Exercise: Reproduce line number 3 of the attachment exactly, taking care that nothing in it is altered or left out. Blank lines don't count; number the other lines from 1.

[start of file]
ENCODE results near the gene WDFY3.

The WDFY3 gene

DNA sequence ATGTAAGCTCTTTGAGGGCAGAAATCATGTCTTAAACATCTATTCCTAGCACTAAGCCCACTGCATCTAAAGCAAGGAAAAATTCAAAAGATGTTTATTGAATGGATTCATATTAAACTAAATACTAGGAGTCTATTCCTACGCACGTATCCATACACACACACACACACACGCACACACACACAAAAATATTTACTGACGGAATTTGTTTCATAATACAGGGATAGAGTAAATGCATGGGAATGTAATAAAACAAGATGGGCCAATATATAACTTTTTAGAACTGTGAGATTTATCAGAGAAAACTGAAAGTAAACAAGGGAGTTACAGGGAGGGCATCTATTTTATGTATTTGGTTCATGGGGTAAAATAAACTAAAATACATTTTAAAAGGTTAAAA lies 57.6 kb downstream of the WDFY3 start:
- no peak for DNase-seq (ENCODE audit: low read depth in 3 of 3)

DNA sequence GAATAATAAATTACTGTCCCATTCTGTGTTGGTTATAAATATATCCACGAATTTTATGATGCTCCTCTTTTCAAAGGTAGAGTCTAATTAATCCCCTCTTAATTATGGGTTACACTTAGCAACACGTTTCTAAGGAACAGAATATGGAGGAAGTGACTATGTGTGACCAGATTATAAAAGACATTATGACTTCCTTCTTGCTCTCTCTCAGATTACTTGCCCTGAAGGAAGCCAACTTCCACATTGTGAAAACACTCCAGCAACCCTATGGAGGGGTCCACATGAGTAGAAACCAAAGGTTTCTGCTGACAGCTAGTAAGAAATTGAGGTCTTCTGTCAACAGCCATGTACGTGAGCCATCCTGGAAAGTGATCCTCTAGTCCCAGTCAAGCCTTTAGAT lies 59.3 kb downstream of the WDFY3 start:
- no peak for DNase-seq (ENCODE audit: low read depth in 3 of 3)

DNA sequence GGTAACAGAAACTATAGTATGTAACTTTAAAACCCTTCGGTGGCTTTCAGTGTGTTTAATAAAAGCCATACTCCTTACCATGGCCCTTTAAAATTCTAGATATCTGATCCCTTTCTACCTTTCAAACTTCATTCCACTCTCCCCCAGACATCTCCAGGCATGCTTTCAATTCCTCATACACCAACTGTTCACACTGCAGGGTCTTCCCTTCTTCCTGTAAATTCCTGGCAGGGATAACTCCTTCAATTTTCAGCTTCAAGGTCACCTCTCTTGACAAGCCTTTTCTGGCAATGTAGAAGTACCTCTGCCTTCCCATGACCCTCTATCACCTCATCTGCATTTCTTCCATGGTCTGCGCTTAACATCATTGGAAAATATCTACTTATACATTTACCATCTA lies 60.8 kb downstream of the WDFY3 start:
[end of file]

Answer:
DNA sequence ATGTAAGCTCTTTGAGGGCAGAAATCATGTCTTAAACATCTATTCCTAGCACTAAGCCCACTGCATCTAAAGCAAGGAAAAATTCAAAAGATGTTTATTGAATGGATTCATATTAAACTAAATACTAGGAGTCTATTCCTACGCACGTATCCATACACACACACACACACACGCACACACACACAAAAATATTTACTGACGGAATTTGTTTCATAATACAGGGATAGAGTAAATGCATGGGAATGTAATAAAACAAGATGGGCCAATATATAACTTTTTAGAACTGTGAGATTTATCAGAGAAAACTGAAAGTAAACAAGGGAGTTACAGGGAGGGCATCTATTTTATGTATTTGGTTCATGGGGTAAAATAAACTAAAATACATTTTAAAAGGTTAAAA lies 57.6 kb downstream of the WDFY3 start: